- What should you ask?
- How can you tell if they have the skills you need?
- How can you tell if they’ll stick around long term?
- Will they be a good fit?
- Will they realize you’re not an experienced interviewer?
All of these worries and fears are entirely normal. The most important thing to remember is that a good interview should be a conversation.
The objective of an interview is to get to know the candidate, get to understand their experience, and get an idea of how they use their skills to work in your role and complete the tasks or projects you need them to do.
ALWAYS do interviews over videos. No excuses, no exceptions. If they say their camera is broken, then reschedule. You MUST do this ‘face to face’.
Planning in advance is the key to successful interviews.
You have a lot of information about the candidate already. This is where your tracker sheet will really shine, giving you all the information about the candidate in one, easy-to-access place. Review this information ahead of the interview and use it to list out key aspects of their experience or submissions that you want to talk about with them.
I recommend using an interview scoring sheet within your tracker spreadsheet, or extra columns on the main tab to record their responses/your thoughts to the interview questions you ask. You can find an example linked within the resources section.
When doing a few interviews, especially if they’re close together, it’s very easy to forget who said what and to get confused. Making good notes is key to help in your final decision-making.
Remember, interviews can be nerve-wracking for candidates. It’s your job to put them at ease so you get the best out of them. No one can open up if they’re terrified or feel like they’re being interrogated, so I always make sure I take time at the beginning of the interview to try and help them to relax with some general getting to know them chat. Anything to get them talking and feeling at ease with you before you jump into the interview questions.
Key sections of the interview
I recommend you split the interview into six key sections:
1 – Break the ice
Get to know them a little bit. Where do they live? What have they been up to recently? What do they like to do in their spare time? This general chit-chat will help you get to know each other.
2 – The test task
Discuss the test task – how they thought it went and how they went about it. Give them feedback and discuss any questions or concerns you had.
3 – Scenario questions
This is where you ask them questions that will let you know how they would handle a situation. This should be where you give them realistic situations they’ll face in the role and ask them what they would do.
This can be anything from unclear requirements, challenging customers, conflicting priorities, key systems, or tools not being available when there’s a deadline to meet. Adapt these to your specific business and the situations they’ll face.
You can use pretty detailed scenarios in this section. For instance, if you were recruiting for a marketing role you might ask something like:
“Your objective is to increase email signups by 50% in six months from 10,000 signups per month to 15,000 signups per month. How would you go about it?”
Pay attention to their thought process as much as the specifics of what they say they would do.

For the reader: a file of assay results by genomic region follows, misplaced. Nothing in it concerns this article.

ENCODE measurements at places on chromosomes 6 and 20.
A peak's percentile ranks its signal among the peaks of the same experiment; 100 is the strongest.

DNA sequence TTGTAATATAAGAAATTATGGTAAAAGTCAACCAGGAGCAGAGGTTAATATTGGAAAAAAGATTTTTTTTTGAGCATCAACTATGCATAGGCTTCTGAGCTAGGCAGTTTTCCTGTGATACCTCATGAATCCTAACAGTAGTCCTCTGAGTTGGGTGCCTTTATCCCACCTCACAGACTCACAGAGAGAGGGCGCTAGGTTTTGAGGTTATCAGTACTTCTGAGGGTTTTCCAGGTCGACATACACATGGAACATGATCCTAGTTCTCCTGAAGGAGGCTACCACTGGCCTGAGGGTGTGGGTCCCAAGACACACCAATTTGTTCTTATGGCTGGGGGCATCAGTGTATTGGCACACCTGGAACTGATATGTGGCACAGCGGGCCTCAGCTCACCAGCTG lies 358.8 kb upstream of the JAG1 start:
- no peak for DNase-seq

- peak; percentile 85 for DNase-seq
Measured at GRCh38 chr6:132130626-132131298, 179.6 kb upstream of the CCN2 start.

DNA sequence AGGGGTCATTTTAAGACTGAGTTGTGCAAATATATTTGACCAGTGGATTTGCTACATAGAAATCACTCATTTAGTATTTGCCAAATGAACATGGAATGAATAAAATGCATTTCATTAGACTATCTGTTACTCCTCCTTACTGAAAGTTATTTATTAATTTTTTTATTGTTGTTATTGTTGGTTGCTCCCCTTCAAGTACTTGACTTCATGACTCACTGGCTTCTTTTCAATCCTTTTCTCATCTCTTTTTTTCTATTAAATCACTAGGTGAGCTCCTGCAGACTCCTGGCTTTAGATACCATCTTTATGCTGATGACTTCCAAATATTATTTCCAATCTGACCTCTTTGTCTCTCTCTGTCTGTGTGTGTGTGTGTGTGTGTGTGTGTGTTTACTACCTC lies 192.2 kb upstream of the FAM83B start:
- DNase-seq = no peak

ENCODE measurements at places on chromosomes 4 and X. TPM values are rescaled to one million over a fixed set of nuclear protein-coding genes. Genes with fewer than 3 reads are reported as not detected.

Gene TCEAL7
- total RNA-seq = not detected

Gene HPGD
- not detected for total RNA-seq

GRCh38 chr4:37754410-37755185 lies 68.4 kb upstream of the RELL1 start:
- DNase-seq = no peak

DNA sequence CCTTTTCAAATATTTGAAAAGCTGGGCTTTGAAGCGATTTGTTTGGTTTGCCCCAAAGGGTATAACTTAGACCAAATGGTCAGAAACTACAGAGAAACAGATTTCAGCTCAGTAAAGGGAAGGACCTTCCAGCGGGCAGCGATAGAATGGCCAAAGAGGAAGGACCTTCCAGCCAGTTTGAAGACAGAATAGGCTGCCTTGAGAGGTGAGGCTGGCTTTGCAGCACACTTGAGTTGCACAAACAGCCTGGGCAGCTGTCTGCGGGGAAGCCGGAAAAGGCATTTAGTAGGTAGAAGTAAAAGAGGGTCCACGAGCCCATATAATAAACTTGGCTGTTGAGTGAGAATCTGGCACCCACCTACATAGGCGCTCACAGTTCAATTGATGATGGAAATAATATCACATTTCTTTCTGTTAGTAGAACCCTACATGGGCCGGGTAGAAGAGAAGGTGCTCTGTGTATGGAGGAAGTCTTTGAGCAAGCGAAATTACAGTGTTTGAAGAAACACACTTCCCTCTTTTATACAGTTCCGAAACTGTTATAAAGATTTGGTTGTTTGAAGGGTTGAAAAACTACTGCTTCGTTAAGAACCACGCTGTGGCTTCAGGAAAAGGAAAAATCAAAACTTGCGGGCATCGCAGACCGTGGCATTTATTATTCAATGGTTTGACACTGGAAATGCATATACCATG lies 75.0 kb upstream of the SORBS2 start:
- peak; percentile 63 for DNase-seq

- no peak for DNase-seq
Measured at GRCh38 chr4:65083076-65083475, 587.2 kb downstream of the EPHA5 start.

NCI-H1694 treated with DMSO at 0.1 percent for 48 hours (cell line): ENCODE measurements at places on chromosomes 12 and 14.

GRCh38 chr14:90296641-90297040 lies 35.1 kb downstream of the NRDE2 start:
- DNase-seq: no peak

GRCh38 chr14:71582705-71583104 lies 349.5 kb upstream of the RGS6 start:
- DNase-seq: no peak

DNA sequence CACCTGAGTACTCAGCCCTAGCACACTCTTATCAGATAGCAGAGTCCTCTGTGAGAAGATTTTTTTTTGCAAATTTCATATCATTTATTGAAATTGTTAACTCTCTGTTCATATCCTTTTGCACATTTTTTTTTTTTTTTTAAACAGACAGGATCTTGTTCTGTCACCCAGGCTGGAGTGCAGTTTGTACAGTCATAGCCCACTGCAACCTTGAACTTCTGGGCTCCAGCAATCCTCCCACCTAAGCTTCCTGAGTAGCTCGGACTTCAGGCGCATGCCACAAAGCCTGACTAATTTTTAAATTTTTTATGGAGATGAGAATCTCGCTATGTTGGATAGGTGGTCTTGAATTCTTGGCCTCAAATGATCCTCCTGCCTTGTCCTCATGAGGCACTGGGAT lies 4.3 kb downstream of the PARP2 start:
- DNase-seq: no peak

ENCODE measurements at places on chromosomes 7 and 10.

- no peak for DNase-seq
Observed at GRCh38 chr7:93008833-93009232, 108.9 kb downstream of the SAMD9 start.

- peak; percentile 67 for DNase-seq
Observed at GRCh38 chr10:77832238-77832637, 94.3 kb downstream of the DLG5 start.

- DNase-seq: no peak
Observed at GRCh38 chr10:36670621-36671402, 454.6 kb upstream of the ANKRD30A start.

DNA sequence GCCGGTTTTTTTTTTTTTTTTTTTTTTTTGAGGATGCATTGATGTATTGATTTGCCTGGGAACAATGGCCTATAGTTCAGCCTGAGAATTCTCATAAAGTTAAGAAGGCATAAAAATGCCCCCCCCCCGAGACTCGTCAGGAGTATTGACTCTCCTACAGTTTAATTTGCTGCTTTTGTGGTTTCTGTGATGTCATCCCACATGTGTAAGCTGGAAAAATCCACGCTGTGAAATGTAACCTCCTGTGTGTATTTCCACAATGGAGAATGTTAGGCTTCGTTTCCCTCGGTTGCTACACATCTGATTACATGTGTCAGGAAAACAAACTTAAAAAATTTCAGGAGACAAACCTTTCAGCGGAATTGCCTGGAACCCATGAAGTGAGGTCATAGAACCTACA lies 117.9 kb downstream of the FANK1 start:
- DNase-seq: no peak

Things to look out for:
- Do they ask clarifying questions?
- Do they make any assumptions clear?
- Do they take a moment to think through the scenario or do they jump straight into answering?
Much like the test tasks you gave them, they don’t have a lot of information to go on. That’s why it’s important to see how they think through a task and the stages they go through – this is how they’ll likely behave when working for you facing a situation like this.
4 – Their experience
Dig into the experience they have and verify they truly have what you need to do the role. Don’t be afraid to ask why they did something or push for details when discussing their previous roles or projects.
If for instance, they say they have five years of experience as a Digital Marketing Manager, you might ask questions like:
“What were three key achievements you made in that time?”
“What will you be remembered for?”
“What was the hardest part of the job?”
Digging deeper into their subsequent answers with clarifying questions like “Why will you be remembered for that?” or “Why was that the hardest part of the job?” can help you really understand how they’ve worked previously and what they’ve really done.
CVs and interview answers can often be filled with grand-sounding activities, so it can really take some effort and repeated questioning asking why to get down to the detail of what they really did…and why.
This can feel uncomfortable as an interviewer, but as you do it more and you really get down to what’s real and have better information to make your decision on who to hire.
5 – What do THEY want
Whilst the interview is often focused on making sure you’re getting what you want, you also need to make sure that you focus on them and what they want to.
To help with this, I often ask questions like:
- What work do you enjoy doing the most?
- How do you handle working remotely without other people around in person?
- What do you enjoy working on?
Whilst a bit of a cliche question, asking what they want to be doing in a few years in their career still yields great insight. If they want something completely different from what you’re offering, then you need to recognize they might not be with you for the long term.
This is crucial if you’re to make the right decision for the long term as well as your needs right now.
You can find out a lot about how much they really like remote work by asking things like how they like to structure their work, where they like to work from, and what their home office/work setup is. These questions will also help you determine if the way they want to work fits in with what your role can offer them.
Ask what’s important to them when considering a new job – things like salary, paid holiday, flexibility on working hours or a variety of other things. Knowing their answer to this will help you when it comes to crafting a great offer for them if they’re ‘The One’.
6 – Their questions and next steps
Always give them the chance to ask questions and finish the interview by telling them what the next steps and timescales will be for a decision/feedback.
I always make a note of the questions they’ve asked me in my tracker sheet as when reviewing candidates I find the questions they’ve asked can be good indicators in themselves of how well they’re considering the role and what it will mean for them.
After you finish with the interviews, you should be ready for the final step of our guide – Final Review & Choosing the Perfect Candidate.